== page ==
Vakdidaktiese beskouing van geselekteerde Suid-Afrikaanse vioolmusiek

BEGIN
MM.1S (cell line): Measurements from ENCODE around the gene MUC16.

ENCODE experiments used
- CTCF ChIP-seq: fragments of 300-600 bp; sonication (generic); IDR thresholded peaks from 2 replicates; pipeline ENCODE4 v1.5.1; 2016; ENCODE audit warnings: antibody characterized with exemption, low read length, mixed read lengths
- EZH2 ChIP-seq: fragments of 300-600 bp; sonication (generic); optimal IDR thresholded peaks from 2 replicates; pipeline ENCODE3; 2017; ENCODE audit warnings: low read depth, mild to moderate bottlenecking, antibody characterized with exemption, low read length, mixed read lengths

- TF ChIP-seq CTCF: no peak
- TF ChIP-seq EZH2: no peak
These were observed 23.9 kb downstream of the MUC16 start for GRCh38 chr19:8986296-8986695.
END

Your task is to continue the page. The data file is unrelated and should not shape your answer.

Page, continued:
This study represents a contribution to the subject-didactical review of three prominent compositions for the violin by three prominent South African composers, namely the Sonata on African Motives by Stefans Grové (1985), Luamerava by Hendrik Hofmeyr (2000) and the Concerto for violin and orchestra by Allan Stephenson (2007). The three composers are discussed with reference to biographical detail and broad compositional style, while the works are reviewed according to musicological aspects as well as violin specific didactical aspects. To avoid too much repetition, a chapter concerning technical issues and practice methods pertaining to all three works was added. In the Sonata on African Motives, Stefans Grové merges his “old” compositional style, in this work loosely represented by a lack of tonality and metre, as well as complicated use of rhythm, with his “new” African voice (1984-). The African voice, represented by a melody he overheard a black roadworker sing, ties the work together. The sonata consists of five movements, with the first and fourth movements, and the third and fifth movements linked through content. This work presents challenging ensemble playing, rhythmic detail, diverse timbre changes in the violin part, as well as pitch difficulty due to unusual intervals without tonal context. Hendrik Hofmeyr‟s Luamerava was commissioned by SAMRO for the overseas scholarship. The title refers to the last of the mythical Children of the Lost Star who lived in the Cariba gorge on the banks of the Zambezi river (according to Mutwa‟s description of the oral culture of the people of that region). The piece, like the Grové, is thus linked to Africa. The work was composed for solo violin, Hofmeyr makes the most of the lyrical and sonorous qualities of the instrument. Compared to the other two works studied, Luamerava presents the most advanced technical challenges, with extensive doublestopping being the main challenge. Allan Stephenson‟s Concerto differs significantly from the other two works studied in the sense that it is instantly appealing to the general music lover, mainly because of his use of easy flowing melodies. The concerto has, as is tradition, three movements. Although the work contains ample technical challenges, it is obvious that it was composed by a string player – both the extensive running passages and double stopping are quite possible to play once good fingerings have been found. In the discussion of these works, attempts at solving specific technical problems are made.